In recent months, as we’ve talked with evaluation professionals in the states and local governments, we have worried a bit that they weren’t more involved in the early days after the Recovery Act went into action. An old friend, John Turcotte, who is director of the program evaluation division for the North Carolina General Assembly, wasn’t complaining – but he did point out that he hasn’t been asked, thus far, to evaluate any of the aspects of the Recovery Act. A little north, in Virginia, David Von Moll, who is the state comptroller, told us that “We haven’t specifically related ARRA activity to our performance management process. That’s a goal of what we might want to do at some point.”
It certainly seems like a worthwhile goal. Of course, there’s no shortage of data associated with the Recovery Act, and the reporting requirements are keeping local officials just about as busy as a florist on Mothers Day. The funds are scrutinized, of course, by leagues of individuals who are focused on accountability. But attention to program results is significantly less pronounced. Perhaps the emphasis – and public dialogue – would already have shifted in that direction had there been more early involvement from the performance auditors, legislative evaluators, and performance budgeters who spend their lives dealing with measuring the impact of programs.
“I felt that the goals of the stimulus office were the same as the performance improvement office, but they were clearly two distinct operations,” says Sharon Daboin, the former Deputy Secretary for Performance Improvement with the Budget Office in Pennsylvania. “I tried to share the tools that were being used to track objectives and accomplishments within each program office, but a key person in the stimulus office said ‘Your focus and mine are completely different.'”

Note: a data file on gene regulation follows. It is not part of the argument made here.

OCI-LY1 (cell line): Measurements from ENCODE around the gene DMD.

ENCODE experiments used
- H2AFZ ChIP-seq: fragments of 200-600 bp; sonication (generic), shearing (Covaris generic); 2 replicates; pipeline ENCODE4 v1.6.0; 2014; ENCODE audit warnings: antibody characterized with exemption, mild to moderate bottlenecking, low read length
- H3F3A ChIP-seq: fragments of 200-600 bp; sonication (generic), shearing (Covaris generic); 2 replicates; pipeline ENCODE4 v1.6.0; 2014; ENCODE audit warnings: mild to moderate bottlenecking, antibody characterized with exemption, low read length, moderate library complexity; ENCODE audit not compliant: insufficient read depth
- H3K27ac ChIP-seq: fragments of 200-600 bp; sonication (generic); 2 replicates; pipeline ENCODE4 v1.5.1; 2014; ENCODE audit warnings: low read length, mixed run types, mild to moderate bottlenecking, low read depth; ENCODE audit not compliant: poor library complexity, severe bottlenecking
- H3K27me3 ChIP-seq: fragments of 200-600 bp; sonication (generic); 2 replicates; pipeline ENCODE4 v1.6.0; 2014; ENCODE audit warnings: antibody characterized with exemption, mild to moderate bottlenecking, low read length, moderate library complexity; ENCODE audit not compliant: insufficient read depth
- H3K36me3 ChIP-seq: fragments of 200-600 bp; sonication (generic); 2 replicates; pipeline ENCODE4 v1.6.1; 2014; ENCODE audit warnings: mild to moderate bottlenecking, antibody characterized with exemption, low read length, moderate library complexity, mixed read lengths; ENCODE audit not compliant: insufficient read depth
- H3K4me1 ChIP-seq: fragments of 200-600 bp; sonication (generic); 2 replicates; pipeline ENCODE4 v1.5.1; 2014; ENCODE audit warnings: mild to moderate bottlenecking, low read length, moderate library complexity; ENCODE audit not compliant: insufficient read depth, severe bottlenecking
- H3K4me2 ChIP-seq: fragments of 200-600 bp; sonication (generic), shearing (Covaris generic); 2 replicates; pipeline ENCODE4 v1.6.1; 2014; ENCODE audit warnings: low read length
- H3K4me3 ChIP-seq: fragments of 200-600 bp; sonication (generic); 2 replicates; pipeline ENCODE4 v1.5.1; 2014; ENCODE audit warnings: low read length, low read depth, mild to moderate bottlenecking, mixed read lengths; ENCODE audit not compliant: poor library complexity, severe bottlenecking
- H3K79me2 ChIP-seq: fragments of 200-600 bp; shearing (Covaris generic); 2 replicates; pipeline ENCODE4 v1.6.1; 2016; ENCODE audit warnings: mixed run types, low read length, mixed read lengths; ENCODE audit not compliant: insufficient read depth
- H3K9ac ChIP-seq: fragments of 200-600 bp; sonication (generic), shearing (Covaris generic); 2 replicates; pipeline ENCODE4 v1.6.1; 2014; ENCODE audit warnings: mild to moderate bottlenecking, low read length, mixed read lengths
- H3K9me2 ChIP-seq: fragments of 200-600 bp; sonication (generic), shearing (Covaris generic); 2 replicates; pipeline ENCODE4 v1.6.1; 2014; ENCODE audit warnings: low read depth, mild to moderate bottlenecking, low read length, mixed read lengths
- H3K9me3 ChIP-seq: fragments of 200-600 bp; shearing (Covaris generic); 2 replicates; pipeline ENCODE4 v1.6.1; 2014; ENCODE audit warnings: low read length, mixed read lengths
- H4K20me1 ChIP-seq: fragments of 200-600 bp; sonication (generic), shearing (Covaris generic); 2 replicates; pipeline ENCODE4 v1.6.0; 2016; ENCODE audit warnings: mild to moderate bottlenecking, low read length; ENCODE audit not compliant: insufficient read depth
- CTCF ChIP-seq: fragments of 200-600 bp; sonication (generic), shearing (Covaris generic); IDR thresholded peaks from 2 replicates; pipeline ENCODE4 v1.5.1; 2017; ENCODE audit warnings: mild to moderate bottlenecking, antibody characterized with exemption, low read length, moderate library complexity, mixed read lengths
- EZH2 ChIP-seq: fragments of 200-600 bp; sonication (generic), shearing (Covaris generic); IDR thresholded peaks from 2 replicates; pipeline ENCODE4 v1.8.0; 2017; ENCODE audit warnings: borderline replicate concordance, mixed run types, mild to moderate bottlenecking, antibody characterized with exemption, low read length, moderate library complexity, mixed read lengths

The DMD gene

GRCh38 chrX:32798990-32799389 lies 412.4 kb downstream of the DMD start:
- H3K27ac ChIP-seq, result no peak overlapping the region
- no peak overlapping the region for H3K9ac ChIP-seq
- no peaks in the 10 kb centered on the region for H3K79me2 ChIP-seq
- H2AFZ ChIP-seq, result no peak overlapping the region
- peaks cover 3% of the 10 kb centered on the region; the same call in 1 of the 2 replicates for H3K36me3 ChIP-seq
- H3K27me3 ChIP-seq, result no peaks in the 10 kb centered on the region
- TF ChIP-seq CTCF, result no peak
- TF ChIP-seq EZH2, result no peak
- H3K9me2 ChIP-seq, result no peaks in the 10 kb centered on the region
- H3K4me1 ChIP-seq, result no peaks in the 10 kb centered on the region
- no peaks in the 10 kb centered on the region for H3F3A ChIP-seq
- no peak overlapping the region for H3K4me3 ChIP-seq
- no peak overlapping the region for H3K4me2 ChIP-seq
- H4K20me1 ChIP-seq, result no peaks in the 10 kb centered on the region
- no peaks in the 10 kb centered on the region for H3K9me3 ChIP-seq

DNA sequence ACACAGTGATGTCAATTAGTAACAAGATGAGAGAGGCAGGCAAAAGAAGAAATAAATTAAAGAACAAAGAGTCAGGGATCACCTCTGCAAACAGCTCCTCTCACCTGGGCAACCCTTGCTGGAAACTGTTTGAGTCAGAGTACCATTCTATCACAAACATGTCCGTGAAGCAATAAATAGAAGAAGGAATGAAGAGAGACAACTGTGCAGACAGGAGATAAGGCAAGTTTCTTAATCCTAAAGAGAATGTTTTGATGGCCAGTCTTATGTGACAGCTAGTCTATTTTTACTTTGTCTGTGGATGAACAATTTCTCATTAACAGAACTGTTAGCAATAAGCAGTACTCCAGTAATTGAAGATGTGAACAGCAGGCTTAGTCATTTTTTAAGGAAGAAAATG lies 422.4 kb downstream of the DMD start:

There are some states, like Maryland, in which the stimulus reporting is directly connected with the performance reporting generally. But, that appears to be more the exception than the rule.
A comment from Gary VanLandingham, director of Florida’s Office of Program Policy Analysis and Government Accountability sums up our feelings nicely (although he wasn’t talking about the Recovery Act when he said this): “I think, ideally, if you have something that is going to have to be evaluated or managed, then it would be good if folks who were designing the programs would bring in some of the evaluation folks at the beginning to know what kind of data we’d need to collect. It’s difficult to retrofit management systems to go back and collect data which ideally you should have been collecting to start with.”